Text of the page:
You haven't proven anything at all, in addition you couldn't even substantiate your Sunni Sunnah prayers, the salaah, from the Holy Qu'ran. So you point fingers at the true Muslims, the Nizari Ismailis, and claim they follow a innovated prayer, which is the Holy Dua, well look at your own first. If you claim that your xyz hadith instructs you how to pray and fart, then so does our xyz hadith tell us that the Holy Prophet appointed Hazrat Ali (as) as the temporal and spiritual leader (Imam) of all Muslims. Thru their descendants, we have the current Imam of Age & Time, the Aga Khan IV, who guides and prescribes his followers on how to pray, etc., just as the Prophet did in him time. Remember God does not stop talking to mankind and time does not remain static.

Muslim First
Posts: 6893
Joined: Tue Jun 19, 2001 4:01 am

Re: Aga Khan's speech to Canadian Parliment

#24

Unread post by Muslim First » Thu Mar 06, 2014 9:13 am

Br Momin
We had this debate before on this thread
Ismalies and Bohras
viewtopic.php?f=3&t=5206&hilit=Salat&start=3

Prayers in Qur'an is discussed here
http://dawoodi-bohras.com/forum/viewtop ... f=2&t=3125

Salat/Namaz is performed at Prophet's mosque without interruption same way since Prophet passed away.

Muslim First
Posts: 6893
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Re: Aga Khan's speech to Canadian Parliment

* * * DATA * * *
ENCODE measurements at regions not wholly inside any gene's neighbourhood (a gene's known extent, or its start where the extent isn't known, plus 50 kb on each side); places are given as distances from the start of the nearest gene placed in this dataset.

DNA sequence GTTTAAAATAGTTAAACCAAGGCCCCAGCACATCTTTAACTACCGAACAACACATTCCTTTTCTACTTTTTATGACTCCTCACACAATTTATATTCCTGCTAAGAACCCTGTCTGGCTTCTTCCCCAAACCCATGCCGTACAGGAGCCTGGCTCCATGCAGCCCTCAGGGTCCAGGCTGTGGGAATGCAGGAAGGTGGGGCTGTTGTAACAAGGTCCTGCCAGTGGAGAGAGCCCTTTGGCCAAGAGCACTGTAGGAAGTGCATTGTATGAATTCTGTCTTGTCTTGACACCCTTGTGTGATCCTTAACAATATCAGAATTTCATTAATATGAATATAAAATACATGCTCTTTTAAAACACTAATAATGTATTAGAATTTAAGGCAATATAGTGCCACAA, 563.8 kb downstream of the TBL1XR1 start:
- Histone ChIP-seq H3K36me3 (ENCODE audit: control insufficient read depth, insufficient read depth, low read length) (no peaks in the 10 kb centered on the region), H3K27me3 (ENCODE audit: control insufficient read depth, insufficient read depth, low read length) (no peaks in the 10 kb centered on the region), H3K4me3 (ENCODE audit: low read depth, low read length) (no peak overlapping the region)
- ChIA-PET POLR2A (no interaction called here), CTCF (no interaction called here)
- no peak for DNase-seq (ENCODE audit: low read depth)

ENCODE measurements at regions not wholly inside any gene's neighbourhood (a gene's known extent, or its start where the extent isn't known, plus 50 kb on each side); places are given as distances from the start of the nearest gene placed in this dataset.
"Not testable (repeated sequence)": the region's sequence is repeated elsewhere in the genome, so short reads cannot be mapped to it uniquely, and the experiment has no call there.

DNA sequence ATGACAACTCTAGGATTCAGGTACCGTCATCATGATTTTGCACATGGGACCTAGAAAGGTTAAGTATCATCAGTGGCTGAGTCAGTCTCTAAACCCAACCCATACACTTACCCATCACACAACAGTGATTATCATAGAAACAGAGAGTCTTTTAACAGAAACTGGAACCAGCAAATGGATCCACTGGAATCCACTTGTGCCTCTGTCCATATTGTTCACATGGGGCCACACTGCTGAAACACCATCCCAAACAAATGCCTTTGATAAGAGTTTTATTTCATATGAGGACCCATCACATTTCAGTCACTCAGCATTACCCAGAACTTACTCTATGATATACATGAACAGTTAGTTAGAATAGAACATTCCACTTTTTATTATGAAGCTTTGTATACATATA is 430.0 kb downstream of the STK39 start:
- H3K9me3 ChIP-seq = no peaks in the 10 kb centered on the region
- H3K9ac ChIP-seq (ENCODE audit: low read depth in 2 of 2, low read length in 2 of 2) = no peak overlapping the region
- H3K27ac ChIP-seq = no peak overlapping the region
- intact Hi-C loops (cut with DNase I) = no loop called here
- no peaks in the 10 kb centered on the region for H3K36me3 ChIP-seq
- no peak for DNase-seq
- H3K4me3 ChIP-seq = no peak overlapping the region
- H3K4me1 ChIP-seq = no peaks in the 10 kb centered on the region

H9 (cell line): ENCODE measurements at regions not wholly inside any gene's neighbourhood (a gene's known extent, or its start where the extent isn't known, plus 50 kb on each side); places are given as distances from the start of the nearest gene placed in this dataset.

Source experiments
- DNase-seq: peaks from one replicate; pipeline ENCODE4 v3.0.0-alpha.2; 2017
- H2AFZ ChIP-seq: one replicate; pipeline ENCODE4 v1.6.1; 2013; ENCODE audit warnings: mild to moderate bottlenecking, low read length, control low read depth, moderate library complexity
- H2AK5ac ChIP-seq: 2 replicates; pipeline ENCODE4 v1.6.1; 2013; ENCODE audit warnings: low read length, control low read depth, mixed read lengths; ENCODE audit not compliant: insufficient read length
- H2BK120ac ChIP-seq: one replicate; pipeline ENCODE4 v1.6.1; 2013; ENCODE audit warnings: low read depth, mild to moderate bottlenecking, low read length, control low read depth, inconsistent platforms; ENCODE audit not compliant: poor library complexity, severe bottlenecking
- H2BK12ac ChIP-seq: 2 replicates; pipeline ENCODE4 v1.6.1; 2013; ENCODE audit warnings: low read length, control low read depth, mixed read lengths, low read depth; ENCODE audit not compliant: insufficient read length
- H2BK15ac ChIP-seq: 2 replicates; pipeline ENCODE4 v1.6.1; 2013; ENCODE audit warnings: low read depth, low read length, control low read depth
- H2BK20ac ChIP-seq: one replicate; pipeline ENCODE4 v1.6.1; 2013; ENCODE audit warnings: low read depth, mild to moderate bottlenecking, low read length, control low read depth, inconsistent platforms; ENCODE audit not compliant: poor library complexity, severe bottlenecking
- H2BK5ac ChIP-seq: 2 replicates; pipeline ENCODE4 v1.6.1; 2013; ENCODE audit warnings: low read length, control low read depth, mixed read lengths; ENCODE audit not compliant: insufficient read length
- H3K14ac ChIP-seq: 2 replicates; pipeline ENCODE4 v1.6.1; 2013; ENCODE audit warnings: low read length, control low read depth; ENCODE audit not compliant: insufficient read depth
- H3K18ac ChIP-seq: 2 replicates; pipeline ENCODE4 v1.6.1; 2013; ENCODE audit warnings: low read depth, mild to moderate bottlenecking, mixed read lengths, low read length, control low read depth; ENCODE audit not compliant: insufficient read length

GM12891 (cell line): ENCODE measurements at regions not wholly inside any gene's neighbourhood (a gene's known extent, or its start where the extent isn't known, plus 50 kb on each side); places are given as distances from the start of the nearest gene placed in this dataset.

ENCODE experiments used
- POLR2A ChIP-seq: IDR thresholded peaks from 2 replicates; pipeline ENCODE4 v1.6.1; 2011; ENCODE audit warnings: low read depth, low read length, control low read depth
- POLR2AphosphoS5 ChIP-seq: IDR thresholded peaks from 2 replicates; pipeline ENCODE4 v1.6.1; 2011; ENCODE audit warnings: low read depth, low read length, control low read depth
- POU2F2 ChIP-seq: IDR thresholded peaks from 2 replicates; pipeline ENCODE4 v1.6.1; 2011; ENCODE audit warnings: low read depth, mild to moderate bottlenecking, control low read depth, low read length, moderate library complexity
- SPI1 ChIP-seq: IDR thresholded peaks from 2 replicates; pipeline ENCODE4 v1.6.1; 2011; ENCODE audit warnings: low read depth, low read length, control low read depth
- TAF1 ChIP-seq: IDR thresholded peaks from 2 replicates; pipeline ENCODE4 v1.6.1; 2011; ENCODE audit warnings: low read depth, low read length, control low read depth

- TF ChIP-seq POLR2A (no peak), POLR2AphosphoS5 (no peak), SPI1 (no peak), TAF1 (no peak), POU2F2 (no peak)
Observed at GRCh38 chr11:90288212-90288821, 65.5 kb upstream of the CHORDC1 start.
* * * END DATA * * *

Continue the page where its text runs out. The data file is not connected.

#25

Unread post by Muslim First » Thu Mar 06, 2014 9:27 am

Here are 5 prayer times mentioned in Qura'n
In above link
porus wrote:(30:17) EXTOL, then, God’s limitless glory when you enter upon the evening hours, and when you rise at morn

These are fajr prayer and magharib prayer.

(30:18) and [seeing that] unto Him is due all praise in the heavens and on earth, [glorify Him] in the afternoon as well, and when you enter upon the hour of noon.

This is asr prayer and zuhr prayer

(11:114) And be constant in praying at the beginning and the end of the day, as well as during the early watches of the night.

These are fajr, magharib, and isha prayers

So, these are the five prayers as interpreted by the majority of the Muslim Ulama. It is also in line with teaching of Daa'imul Islam, whose primary authority is the Quran as interpreted by Imam Jafar al-Sadiq and earlier Imams.

The above Quran quotes are Muhammad Asad translations.

The following is from Maududi's Tafheemul Quran:

(1) The Dawn Prayer (Fajr in Arabic) given in 11:114, 24:58
(2) The Noon Prayer (Zuher in Arabic) , given in 17:78 and 30:18
(3) The Afternoon Prayer (Asr in Arabic), given in 2:238
(4) The sunset Prayer (Maghrib in Arabic), given in 11:114
(5) The Night Prayer (Isha in Arabic), given in 24:58

Reading Arabic Quran, I agree with Maududi.

Momin
Posts: 53
Joined: Mon Apr 26, 2004 4:01 am

Re: Aga Khan's speech to Canadian Parliment

#26

Unread post by Momin » Thu Mar 06, 2014 5:17 pm

MF,

You too are following an innovated prayer until you can prove directly from the Holy Qu'ran, in which you have failed miserably. I didn't ask you how many times one should pray, I ask you to substantiate your Sunni Sunnah prayer only from Qu'ran, in which you cannot.

I rest my case.

M.

anajmi
Posts: 13403
Joined: Wed Jan 10, 2001 5:01 am

Re: Aga Khan's speech to Canadian Parliment

#27

Unread post by anajmi » Thu Mar 06, 2014 5:56 pm

Dear Bro, Muslim First,

Why are you wasting your time with these people? We all know that there is no Imamat in the Quran. If there had been, we wouldn't be running around the bush hiding behind salaah.